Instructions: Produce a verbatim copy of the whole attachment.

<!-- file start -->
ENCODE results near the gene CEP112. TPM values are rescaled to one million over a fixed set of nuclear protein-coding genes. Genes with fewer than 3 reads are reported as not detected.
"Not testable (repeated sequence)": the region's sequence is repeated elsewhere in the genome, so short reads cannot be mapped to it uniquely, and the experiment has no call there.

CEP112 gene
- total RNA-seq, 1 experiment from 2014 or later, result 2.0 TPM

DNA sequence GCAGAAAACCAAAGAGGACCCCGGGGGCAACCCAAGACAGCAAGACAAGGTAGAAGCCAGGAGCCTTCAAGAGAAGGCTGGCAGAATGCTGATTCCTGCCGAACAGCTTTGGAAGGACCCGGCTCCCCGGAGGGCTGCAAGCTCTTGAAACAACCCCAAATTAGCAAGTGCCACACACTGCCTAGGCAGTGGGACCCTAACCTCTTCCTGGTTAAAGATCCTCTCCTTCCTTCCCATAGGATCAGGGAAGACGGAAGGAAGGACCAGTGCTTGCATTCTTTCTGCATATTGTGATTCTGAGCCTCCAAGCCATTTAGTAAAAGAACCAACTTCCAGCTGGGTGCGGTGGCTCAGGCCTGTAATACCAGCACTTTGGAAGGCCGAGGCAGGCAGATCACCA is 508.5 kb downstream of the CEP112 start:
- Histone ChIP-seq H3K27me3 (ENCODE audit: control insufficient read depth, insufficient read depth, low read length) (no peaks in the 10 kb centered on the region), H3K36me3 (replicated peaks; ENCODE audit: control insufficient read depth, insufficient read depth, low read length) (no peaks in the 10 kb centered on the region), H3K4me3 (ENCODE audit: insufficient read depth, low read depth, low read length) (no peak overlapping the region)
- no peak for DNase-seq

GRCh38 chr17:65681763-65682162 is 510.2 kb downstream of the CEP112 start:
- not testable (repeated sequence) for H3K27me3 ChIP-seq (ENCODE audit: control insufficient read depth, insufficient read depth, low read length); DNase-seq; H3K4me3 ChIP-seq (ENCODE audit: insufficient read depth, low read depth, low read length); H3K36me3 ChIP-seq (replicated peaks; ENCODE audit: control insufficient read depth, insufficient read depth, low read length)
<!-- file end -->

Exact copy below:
ENCODE results near the gene CEP112. TPM values are rescaled to one million over a fixed set of nuclear protein-coding genes. Genes with fewer than 3 reads are reported as not detected.
"Not testable (repeated sequence)": the region's sequence is repeated elsewhere in the genome, so short reads cannot be mapped to it uniquely, and the experiment has no call there.

CEP112 gene
- total RNA-seq, 1 experiment from 2014 or later, result 2.0 TPM

DNA sequence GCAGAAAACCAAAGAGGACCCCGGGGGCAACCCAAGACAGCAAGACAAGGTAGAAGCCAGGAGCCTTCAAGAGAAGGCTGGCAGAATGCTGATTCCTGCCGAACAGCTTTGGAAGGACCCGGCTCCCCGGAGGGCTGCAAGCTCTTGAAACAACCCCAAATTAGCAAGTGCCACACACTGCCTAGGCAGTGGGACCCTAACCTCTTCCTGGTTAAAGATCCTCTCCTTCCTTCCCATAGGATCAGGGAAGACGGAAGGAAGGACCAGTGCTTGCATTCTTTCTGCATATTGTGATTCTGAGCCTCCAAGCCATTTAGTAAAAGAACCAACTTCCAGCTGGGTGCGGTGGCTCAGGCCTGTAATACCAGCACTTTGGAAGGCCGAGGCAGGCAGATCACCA is 508.5 kb downstream of the CEP112 start:
- Histone ChIP-seq H3K27me3 (ENCODE audit: control insufficient read depth, insufficient read depth, low read length) (no peaks in the 10 kb centered on the region), H3K36me3 (replicated peaks; ENCODE audit: control insufficient read depth, insufficient read depth, low read length) (no peaks in the 10 kb centered on the region), H3K4me3 (ENCODE audit: insufficient read depth, low read depth, low read length) (no peak overlapping the region)
- no peak for DNase-seq

GRCh38 chr17:65681763-65682162 is 510.2 kb downstream of the CEP112 start:
- not testable (repeated sequence) for H3K27me3 ChIP-seq (ENCODE audit: control insufficient read depth, insufficient read depth, low read length); DNase-seq; H3K4me3 ChIP-seq (ENCODE audit: insufficient read depth, low read depth, low read length); H3K36me3 ChIP-seq (replicated peaks; ENCODE audit: control insufficient read depth, insufficient read depth, low read length)